Hawks on the hunt for veteran corner

Hawks vs Packers MaxwellThe Seahawks apparently are willing to spend some money on a second starting cornerback this year.

It’s not a surprise considering their injuries and lack of depth at the position.

According to 710 ESPN, the Hawks are willing to pay Byron Maxwell up to $6.5 million — not that it will be enough, but it might indicate what they are willing to pay in general.

They reportedly are showing interest in veteran corners Cary Williams and Tramon Williams.

Both Williams are over 30 and would be short-term fixes, which is pretty much what the Seahawks need, considering their lack of depth and need for a veteran who can push Tharold Simon for the starting spot.

Cary Williams, 30, reportedly will visit the Seahawks on Thursday, and they can begin courting Tramon Williams, 32, on Saturday, with the ability to sign him Tuesday when free agency starts.

The Hawks probably will try to get one of them for two years and about $4 million a year (Cary Williams was due $6.5 million in 2015 before the Eagles released him this week, and Tramon Williams apparently wants $5 million a year for three years).

Tramon Williams is rated the No. 5 free-agent corner, right behind Maxwell, by Scout.com.

It still wouldn’t be surprising to see the Hawks bring back Will Blackmon or Perrish Cox for even cheaper.

Plenty of Seahawks fans seem to be salivating over the prospect of signing wide receiver Andre Johnson, who is expected to be released by Houston.

It wouldn’t be a terrible short-term deal — probably two years — but Johnson will be 34 next season and apparently wants to play for a team that throws the ball and probably wants something close to the $10.5 million he was due to make.

Johnson had no QB in Houston last year, yet still caught 84 passes for 936 yards and three touchdowns. With two QBs in 2013, he caught 109 for 1,407 yards. He obviously still can play.

But, for Seattle to be an option, he would have to be interested in winning a Super Bowl on a running team, meaning accepting a lower salary and fewer passes.

It would not be surprising if Johnson signed with the Colts so he could light up his former team twice next season.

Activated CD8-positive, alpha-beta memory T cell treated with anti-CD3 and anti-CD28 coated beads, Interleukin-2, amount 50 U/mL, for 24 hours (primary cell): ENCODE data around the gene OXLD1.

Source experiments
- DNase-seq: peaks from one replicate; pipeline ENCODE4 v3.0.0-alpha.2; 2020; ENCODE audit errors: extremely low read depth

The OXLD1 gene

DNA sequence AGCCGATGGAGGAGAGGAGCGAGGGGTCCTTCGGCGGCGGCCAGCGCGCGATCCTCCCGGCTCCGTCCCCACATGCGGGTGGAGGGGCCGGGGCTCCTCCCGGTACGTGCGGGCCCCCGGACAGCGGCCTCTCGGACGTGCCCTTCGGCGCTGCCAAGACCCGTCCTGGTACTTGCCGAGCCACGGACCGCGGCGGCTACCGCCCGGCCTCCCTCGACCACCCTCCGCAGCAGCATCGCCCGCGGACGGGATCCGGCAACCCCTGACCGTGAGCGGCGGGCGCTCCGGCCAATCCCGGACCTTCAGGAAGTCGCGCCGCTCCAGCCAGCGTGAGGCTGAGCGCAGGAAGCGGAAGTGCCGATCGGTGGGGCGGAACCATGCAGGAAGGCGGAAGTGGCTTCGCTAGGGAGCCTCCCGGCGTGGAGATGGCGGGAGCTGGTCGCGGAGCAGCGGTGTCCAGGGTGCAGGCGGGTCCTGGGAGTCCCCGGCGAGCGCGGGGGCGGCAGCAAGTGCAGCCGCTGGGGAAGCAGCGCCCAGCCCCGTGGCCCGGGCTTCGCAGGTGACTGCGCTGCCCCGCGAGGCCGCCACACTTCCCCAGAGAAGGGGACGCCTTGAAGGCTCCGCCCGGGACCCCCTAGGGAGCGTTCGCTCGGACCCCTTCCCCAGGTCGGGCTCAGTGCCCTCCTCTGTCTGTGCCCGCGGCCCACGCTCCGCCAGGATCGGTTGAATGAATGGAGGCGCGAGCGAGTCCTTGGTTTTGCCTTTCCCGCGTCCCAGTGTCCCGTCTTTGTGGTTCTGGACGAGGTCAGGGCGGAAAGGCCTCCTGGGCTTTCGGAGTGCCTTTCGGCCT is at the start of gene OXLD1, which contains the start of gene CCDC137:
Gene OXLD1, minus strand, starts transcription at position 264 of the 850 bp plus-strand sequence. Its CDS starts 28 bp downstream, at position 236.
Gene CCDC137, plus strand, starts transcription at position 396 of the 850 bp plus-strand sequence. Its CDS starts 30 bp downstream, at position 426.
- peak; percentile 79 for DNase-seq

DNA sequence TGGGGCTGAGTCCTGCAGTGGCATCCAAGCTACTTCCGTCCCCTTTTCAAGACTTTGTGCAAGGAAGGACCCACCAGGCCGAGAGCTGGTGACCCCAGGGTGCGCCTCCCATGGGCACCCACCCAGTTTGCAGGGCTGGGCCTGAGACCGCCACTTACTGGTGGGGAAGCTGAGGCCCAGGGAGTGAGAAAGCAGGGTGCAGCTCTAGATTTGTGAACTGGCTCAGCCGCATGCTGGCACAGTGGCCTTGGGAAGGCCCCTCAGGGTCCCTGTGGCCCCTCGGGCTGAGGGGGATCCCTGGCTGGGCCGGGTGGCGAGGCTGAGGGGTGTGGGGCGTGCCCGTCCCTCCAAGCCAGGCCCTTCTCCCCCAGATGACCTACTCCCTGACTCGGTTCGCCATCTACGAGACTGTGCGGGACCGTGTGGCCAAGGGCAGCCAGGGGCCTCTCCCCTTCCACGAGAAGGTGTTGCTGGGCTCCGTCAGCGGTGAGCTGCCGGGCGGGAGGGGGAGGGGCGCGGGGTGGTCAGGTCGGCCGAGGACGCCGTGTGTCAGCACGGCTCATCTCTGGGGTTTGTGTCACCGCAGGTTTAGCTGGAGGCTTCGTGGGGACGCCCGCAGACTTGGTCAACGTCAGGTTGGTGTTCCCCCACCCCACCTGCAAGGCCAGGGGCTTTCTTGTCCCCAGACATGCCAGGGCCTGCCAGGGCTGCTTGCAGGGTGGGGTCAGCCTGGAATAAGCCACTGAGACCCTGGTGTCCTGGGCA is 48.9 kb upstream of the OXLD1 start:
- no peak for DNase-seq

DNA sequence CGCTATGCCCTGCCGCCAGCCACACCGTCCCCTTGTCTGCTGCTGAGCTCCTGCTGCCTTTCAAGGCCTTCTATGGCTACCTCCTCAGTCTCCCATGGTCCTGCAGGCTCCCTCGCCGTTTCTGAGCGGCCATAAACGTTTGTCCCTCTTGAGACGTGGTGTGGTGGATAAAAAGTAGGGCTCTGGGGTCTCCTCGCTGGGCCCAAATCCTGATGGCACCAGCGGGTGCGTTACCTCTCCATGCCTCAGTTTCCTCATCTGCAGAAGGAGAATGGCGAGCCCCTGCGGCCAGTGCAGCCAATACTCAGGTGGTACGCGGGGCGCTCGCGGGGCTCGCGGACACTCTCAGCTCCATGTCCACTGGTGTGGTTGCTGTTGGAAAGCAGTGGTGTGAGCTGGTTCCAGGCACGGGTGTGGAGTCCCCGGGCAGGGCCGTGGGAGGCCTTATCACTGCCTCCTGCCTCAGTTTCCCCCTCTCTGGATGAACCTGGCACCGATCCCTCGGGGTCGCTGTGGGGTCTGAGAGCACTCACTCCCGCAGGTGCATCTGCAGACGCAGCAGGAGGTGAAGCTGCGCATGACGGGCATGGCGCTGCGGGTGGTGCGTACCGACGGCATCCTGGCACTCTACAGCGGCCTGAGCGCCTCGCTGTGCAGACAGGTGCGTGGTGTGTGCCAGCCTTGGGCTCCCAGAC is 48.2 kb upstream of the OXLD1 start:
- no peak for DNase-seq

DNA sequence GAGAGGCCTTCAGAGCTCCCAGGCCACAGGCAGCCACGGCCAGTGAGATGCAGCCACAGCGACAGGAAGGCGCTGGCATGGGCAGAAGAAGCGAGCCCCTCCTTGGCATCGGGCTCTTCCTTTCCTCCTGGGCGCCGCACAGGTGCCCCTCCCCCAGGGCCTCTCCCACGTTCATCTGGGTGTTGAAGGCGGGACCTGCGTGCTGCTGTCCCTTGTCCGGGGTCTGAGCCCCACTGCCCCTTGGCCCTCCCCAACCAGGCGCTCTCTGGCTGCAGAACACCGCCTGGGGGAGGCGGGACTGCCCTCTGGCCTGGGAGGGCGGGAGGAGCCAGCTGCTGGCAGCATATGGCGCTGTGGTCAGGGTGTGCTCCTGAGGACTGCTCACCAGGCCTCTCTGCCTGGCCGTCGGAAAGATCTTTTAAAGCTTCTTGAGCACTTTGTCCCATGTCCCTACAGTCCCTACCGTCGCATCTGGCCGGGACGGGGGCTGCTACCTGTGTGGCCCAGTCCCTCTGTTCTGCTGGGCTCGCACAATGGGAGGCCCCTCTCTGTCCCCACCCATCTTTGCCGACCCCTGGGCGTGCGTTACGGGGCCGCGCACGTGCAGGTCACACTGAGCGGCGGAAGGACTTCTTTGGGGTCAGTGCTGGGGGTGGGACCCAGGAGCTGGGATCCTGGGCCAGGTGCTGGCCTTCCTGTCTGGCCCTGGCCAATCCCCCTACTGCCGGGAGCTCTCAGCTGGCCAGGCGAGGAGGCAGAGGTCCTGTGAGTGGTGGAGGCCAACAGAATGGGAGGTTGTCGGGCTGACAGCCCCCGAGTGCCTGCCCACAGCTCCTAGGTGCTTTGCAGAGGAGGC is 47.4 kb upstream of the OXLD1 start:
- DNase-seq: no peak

Julius Thomas is another name being bandied about by Seattle fans who think the Hawks need to find an explosive tight end. But the odds do not seem good that he will land in Seattle.

One, he figures to command $8 million a year — the Hawks have been burned every time they spent that kind of money on a receiver (e.g., T.J. Houshmandzadeh, Sidney Rice, Percy Harvin).

Two, there are rumblings that Thomas’ heart is not entirely into playing football. Obviously the Hawks would measure that themselves if they really wanted to sign him, but some other team seems likely to pay more than the Hawks would.

There is a thought that the Hawks might shake up their defensive line, cutting either Brandon Mebane or Tony McDaniel. But, considering they have no other veterans for the middle of the line, it would make no sense to gut the heart of the run defense unless the Hawks had ready replacements.

The Hawks could afford Ndamukong Suh, but they would have to mortgage part of their roster in the next few years to do it, so it won’t happen.

Stephen Paea has been mentioned as well. He seemed like a great fit for Seattle before the 2011 draft, when the Bears picked him in the second round. He would have been a better pick for Seattle at No. 25 than James Carpenter was.

It will be interesting to see what kind of market Paea draws. The guess is some team will offer him upwards of $8 million a year — which would be too much for Seattle. But if the price is more like $6 million, perhaps the Hawks would be interested in adding him to Michael Bennett, Cliff Avril and Mebane. The Hawks could make some room for Paea by extending Mebane’s contract at a lower rate (e.g., three years at $3 million per year).

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